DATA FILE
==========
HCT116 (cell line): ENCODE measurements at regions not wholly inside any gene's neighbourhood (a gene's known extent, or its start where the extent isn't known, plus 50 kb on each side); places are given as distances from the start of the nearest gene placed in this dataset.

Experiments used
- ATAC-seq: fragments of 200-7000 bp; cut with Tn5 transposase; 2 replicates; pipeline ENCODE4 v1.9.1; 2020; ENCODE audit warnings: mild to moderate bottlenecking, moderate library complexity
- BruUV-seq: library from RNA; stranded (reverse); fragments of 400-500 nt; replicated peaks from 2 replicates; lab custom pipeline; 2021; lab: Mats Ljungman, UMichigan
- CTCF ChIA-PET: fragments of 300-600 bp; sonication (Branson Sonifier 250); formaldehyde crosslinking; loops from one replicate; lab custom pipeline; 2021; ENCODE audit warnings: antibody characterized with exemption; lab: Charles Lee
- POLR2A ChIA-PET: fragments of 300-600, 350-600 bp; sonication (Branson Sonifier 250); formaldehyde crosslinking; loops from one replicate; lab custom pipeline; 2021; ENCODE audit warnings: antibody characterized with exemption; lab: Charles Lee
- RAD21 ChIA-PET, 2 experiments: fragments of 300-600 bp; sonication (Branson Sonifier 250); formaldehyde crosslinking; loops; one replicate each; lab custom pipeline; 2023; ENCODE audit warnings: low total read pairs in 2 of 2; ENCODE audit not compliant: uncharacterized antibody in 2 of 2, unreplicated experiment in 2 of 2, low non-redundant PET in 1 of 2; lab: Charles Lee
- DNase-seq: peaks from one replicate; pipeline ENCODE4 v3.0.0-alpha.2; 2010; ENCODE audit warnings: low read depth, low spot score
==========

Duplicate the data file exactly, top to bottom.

HCT116 (cell line): ENCODE measurements at regions not wholly inside any gene's neighbourhood (a gene's known extent, or its start where the extent isn't known, plus 50 kb on each side); places are given as distances from the start of the nearest gene placed in this dataset.

Experiments used
- ATAC-seq: fragments of 200-7000 bp; cut with Tn5 transposase; 2 replicates; pipeline ENCODE4 v1.9.1; 2020; ENCODE audit warnings: mild to moderate bottlenecking, moderate library complexity
- BruUV-seq: library from RNA; stranded (reverse); fragments of 400-500 nt; replicated peaks from 2 replicates; lab custom pipeline; 2021; lab: Mats Ljungman, UMichigan
- CTCF ChIA-PET: fragments of 300-600 bp; sonication (Branson Sonifier 250); formaldehyde crosslinking; loops from one replicate; lab custom pipeline; 2021; ENCODE audit warnings: antibody characterized with exemption; lab: Charles Lee
- POLR2A ChIA-PET: fragments of 300-600, 350-600 bp; sonication (Branson Sonifier 250); formaldehyde crosslinking; loops from one replicate; lab custom pipeline; 2021; ENCODE audit warnings: antibody characterized with exemption; lab: Charles Lee
- RAD21 ChIA-PET, 2 experiments: fragments of 300-600 bp; sonication (Branson Sonifier 250); formaldehyde crosslinking; loops; one replicate each; lab custom pipeline; 2023; ENCODE audit warnings: low total read pairs in 2 of 2; ENCODE audit not compliant: uncharacterized antibody in 2 of 2, unreplicated experiment in 2 of 2, low non-redundant PET in 1 of 2; lab: Charles Lee
- DNase-seq: peaks from one replicate; pipeline ENCODE4 v3.0.0-alpha.2; 2010; ENCODE audit warnings: low read depth, low spot score